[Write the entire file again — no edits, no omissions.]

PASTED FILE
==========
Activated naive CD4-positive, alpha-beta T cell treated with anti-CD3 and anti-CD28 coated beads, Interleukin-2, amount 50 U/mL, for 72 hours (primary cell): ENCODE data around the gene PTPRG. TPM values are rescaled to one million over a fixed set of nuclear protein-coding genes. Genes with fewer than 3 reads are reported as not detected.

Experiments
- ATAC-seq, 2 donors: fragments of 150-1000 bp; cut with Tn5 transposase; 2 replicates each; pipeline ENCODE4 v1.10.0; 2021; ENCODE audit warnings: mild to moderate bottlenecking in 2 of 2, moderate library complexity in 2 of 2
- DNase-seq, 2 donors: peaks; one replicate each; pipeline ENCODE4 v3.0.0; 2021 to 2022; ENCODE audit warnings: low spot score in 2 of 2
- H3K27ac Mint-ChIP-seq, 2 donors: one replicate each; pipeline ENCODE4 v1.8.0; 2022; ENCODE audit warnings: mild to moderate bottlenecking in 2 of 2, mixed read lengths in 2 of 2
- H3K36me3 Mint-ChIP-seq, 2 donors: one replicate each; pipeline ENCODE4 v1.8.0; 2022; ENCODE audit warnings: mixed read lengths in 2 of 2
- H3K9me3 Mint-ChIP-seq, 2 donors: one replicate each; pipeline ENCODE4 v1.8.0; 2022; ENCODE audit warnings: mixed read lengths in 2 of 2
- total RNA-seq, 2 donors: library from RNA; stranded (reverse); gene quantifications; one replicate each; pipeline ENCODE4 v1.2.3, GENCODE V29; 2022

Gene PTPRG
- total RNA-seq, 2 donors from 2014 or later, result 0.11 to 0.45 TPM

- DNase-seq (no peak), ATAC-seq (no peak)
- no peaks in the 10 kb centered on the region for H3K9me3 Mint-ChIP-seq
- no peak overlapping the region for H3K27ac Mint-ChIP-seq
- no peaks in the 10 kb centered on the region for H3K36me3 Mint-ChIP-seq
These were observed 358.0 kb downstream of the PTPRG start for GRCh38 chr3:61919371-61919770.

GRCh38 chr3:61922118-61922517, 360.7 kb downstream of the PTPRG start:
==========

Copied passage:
Activated naive CD4-positive, alpha-beta T cell treated with anti-CD3 and anti-CD28 coated beads, Interleukin-2, amount 50 U/mL, for 72 hours (primary cell): ENCODE data around the gene PTPRG. TPM values are rescaled to one million over a fixed set of nuclear protein-coding genes. Genes with fewer than 3 reads are reported as not detected.

Experiments
- ATAC-seq, 2 donors: fragments of 150-1000 bp; cut with Tn5 transposase; 2 replicates each; pipeline ENCODE4 v1.10.0; 2021; ENCODE audit warnings: mild to moderate bottlenecking in 2 of 2, moderate library complexity in 2 of 2
- DNase-seq, 2 donors: peaks; one replicate each; pipeline ENCODE4 v3.0.0; 2021 to 2022; ENCODE audit warnings: low spot score in 2 of 2
- H3K27ac Mint-ChIP-seq, 2 donors: one replicate each; pipeline ENCODE4 v1.8.0; 2022; ENCODE audit warnings: mild to moderate bottlenecking in 2 of 2, mixed read lengths in 2 of 2
- H3K36me3 Mint-ChIP-seq, 2 donors: one replicate each; pipeline ENCODE4 v1.8.0; 2022; ENCODE audit warnings: mixed read lengths in 2 of 2
- H3K9me3 Mint-ChIP-seq, 2 donors: one replicate each; pipeline ENCODE4 v1.8.0; 2022; ENCODE audit warnings: mixed read lengths in 2 of 2
- total RNA-seq, 2 donors: library from RNA; stranded (reverse); gene quantifications; one replicate each; pipeline ENCODE4 v1.2.3, GENCODE V29; 2022

Gene PTPRG
- total RNA-seq, 2 donors from 2014 or later, result 0.11 to 0.45 TPM

- DNase-seq (no peak), ATAC-seq (no peak)
- no peaks in the 10 kb centered on the region for H3K9me3 Mint-ChIP-seq
- no peak overlapping the region for H3K27ac Mint-ChIP-seq
- no peaks in the 10 kb centered on the region for H3K36me3 Mint-ChIP-seq
These were observed 358.0 kb downstream of the PTPRG start for GRCh38 chr3:61919371-61919770.

GRCh38 chr3:61922118-61922517, 360.7 kb downstream of the PTPRG start: